Kurdish Rebels in Iraq Mountains Shrug off Turkey-Iran Threats

Plans for an independence referendum in Iraqi Kurdistan have angered Ankara and Tehran, but little has changed for Iranian Kurdish rebels at rear bases in the mountains of northern Iraq, France 24 reports.

A spokesman for the Democratic Party of Iranian Kurdistan (PDKI) said reports of a joint Turkish-Iranian military operation against Kurdish rebels in Iraq were mainly intended to unsettle Iraqi Kurds. Speaking in Koysinjaq, 60 kilometers (35 miles) east of the autonomous region’s capital Arbil, Aso Hassan Zada said Iran and Turkey had only one shared interest — their opposition to the September 25 referendum. Both countries fear it could stir separatist aspirations among their own sizable Kurdish minorities.

“Neither country will help the other without something in return,” he said as armed, uniformed men and women trained outside in a courtyard plastered with portraits of their rebel movement’s founders.

The central government in Baghdad has said the nonbinding referendum violates Iraq’s constitution. Coming as Iraqi forces backed by an international coalition battle Islamic State group jihadists in Iraq and Syria, it has also stoked opposition from Washington and Western countries. Turkish President Recep Tayyip Erdogan said last month that a joint Turkish-Iranian operation against Iraq-based Kurdish rebels from the two countries was “always on the agenda”.

Turkey has battled the outlawed Kurdistan Workers’ Party (PKK) for decades, while Iranian security forces have fought the PDKI and a PKK affiliate, the Party of Free Life of Kurdistan (PJAK). Iran, while equally opposed to the referendum, swiftly denied Erdogan’s claim of any planned operation inside Iraqi Kurdistan. But its elite Revolutionary Guards warned: “As always we will strongly confront any group, team or person who wants to penetrate into Iran’s territory for anti-security or terrorist operations.”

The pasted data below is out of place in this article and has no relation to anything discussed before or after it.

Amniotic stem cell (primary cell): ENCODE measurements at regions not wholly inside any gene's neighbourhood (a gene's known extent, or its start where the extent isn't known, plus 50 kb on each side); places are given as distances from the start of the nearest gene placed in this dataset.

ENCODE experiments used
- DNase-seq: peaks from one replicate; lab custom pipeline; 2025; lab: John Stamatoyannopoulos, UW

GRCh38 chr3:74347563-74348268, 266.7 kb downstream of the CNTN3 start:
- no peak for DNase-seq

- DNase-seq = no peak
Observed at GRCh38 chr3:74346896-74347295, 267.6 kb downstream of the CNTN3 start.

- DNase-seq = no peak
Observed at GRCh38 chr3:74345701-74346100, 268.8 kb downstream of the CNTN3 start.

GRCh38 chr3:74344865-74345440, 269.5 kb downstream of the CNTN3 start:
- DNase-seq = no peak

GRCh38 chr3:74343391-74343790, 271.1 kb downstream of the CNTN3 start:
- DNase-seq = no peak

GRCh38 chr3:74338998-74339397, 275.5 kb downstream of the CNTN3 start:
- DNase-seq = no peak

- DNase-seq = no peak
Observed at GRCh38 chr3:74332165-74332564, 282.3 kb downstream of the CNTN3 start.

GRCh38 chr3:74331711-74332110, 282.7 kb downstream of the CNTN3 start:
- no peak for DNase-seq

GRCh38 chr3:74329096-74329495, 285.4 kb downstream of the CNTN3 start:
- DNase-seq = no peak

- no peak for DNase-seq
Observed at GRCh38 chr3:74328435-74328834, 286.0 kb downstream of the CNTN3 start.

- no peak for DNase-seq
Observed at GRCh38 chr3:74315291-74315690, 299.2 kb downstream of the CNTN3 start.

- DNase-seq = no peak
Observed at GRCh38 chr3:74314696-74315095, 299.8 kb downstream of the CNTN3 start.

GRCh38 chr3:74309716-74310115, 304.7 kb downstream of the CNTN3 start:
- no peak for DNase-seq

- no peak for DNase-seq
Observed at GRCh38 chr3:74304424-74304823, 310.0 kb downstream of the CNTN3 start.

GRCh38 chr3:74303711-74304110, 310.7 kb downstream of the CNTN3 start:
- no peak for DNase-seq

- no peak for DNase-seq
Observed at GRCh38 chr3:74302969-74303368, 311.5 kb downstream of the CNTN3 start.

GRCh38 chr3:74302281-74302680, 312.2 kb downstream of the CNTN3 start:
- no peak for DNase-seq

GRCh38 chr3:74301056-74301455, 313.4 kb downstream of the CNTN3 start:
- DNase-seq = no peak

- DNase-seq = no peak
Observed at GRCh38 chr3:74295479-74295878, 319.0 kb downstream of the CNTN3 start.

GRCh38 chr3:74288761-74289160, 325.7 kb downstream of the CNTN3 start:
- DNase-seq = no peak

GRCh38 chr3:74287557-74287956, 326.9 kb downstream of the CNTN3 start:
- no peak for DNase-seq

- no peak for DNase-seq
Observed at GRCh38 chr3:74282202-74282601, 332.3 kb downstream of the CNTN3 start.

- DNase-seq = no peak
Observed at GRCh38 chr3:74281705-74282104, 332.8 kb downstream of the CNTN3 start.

From another mountain base, Zelan Vejin, a leader of the PJAK whose fighters also operate along the border with Iran, shrugged off the threat of any joint operation.

“It’s impossible that Iran and Turkey operate together” because of their divergent political aims, she said.

Besides, she added, “Iran always undertakes military actions in secret, never disclosing its intentions, whereas Turkey pre-announces its campaigns.”

The PDKI’s Zada said Ankara prioritizes fighting the PKK inside Turkey and on Iraqi and Syrian territory, while Tehran’s goal is to clear its Iraqi border of PDKI and PJAK militants. Ankara and Tehran have carried out a string of separate military operations against Kurdish rebel bases in the mountains of northern Iraq.

“Our fighters have observed repeated incursions into Iraqi territory by Iranian forces,” Zada said, adding that Iran had deployed artillery units right along the border.

If Iran and Turkey do launch operations, “we will step up our fight inside Iranian territory”, Vejin said.

“Iran has forever occupied our land but it has never managed to defeat us through military means. War does not frighten us,” she said.